Friday 17th April 2020
THE 25th anniversary of Dumbarton’s promotion-clinching final fixture of season 1994/95, away to Stirling Albion, is approaching.
Charlie Gibson was one of the heroes of that day, and in this interview, he recalls his time at the club, including the successful day at Forthbank.
It was the second time the legendary striker won promotion with the club, the first of which was as Second Division champions in 1992.
Please note that this interview, although never previously published on www.dumbartonfootballclub.com, was first published elsewhere in April 2015. All age/date references have been updated but everything else remains as it was originally.
IT is a sunny afternoon in Helensburgh, and there is an appointment to be kept with a personnel officer.
One of us is armed with a list of questions. The other has a strong CV.
Naturally, there are nerves. Who wouldn’t be as the personnel officer, suited and booted, comes down the stairs to welcome you for an interview?
And when you are in the presence of a man who is so highly thought of throughout the local area?
Who 25 years ago this year, was part of an extraordinary event?
Charlie, now 58 and working in Helensburgh, admits that he’s taken “too many dunts to the head” to remember much else about the 1994/95 season.
However, the Sons legend, who was the team’s aerial presence upfront when he wore the number nine jersey, has never forgotten the big day at the end of it all.
Dumbarton were 2-0 winners at Stirling Albion in a winner-takes-all clash. He scored the second, Hugh Ward the first.
Even a draw wouldn’t have been enough at the home of a team which was on a huge winning run. But Sons pulled it out the bag.
Charlie said: “I didn’t play in the last couple of games before the Stirling match, but we were training on the Boghead pitch and Murdo MacLeod hinted I might play.
“I’d been a substitute at Cappielow the previous week, when we lost 2-0, and that was something I wasn’t used to being. Colin McKinnon had been starting upfront.
“So I didn’t expect to play at Forthbank, but I was selected. I don’t remember much about the game, but I’ve seen the goals on YouTube. My goal wasn’t even scored with my head, which was a rarity! Most of my game was played in the air.
“We went into the game knowing we couldn’t draw, as that would send Stirling up. However, we were quite confident and when Hugh Ward got the first goal it helped settle us.
“Myself and Hugh were interviewed for the radio after the game and I don’t know if they understood what we were saying! We were still on a real high.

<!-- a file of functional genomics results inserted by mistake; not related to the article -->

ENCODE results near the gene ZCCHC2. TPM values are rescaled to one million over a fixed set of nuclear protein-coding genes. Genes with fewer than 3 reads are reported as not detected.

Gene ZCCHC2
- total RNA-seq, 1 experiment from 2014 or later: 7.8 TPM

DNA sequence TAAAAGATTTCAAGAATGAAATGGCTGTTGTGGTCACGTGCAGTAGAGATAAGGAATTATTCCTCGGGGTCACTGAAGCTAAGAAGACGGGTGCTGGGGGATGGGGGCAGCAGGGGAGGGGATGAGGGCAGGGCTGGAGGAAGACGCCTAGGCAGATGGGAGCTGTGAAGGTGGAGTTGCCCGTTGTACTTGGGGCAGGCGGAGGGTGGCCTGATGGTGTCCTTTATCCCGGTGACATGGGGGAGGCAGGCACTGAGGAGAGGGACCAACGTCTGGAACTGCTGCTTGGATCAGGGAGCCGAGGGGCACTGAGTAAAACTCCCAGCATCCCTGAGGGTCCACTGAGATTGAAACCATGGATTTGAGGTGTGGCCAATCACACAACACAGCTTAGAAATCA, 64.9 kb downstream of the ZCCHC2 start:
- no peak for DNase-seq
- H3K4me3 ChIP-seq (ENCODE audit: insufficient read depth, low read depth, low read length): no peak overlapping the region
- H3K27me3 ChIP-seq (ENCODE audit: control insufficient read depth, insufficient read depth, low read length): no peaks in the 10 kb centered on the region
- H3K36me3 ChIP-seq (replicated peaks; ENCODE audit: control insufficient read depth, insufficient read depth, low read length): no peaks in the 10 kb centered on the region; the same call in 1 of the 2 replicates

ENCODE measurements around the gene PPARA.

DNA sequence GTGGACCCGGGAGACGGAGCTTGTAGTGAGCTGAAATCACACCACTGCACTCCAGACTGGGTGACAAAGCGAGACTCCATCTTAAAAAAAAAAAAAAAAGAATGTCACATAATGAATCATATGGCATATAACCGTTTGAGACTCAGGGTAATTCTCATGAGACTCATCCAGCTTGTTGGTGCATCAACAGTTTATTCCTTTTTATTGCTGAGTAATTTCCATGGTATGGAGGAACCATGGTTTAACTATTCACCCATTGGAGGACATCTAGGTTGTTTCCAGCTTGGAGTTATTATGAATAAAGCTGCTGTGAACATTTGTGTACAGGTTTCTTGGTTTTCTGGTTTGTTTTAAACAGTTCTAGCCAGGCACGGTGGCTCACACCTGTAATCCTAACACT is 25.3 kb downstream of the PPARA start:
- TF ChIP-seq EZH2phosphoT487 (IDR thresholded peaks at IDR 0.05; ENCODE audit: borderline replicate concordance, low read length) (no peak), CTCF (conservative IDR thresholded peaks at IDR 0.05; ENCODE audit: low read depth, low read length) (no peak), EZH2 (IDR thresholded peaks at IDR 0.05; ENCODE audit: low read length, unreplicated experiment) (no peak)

“Having played for Stirling a few years before, it was strange for me, but Forthbank was a good place to go and play. It was a great feeling to win promotion, and to celebrate with the supporters, many of whom had travelled through. We then went to celebrate at Robert Dawson’s club afterwards.”
There was added incentive for Charlie to perform at Forthbank – as well as a starting jersey, he also had some doubt over whether he’d wear the black and gold jersey again.
However, his experience, along with that of other players, shone through.
He continued: “Murdo didn’t play me as often as previous managers did, so I thought that if I played this game, it could be my last for Dumbarton.
“Guys like myself, Jim Meechan and Ian MacFarlane had already won promotion in 1991/92 and that stood us in good stead. We knew what it took to win promotion for Dumbarton. You can’t do it just with young players – you need experience in the team as well.
“Murdo also brought a lot of experience from his playing days with Celtic and Borussia Dortmund, and everyone got a lift from that. His assistant Jim Fallon also had a wealth of experience with Clydebank – I knew him from my days playing there.
“He and Murdo complemented each other very well. Jim was always approachable and would always chat to players away from the game.”
Player/manager MacLeod was in his second season in charge, and Charlie still recalls what it was like to play under the former Celtic and Scotland midfielder.
He said: “There was more pressure for Murdo, as he was playing as well as managing, which it isn’t always easy to do. You have to guide matters on the pitch as well as off it. He would always encourage me to get in the box more often when we were on the pitch together.
“He maybe expected more out of the players, having come from playing for the likes of Celtic and Scotland. Sometimes he could come across frustrated but I didn’t have any qualms with that. He was just wanting us to win and do well.”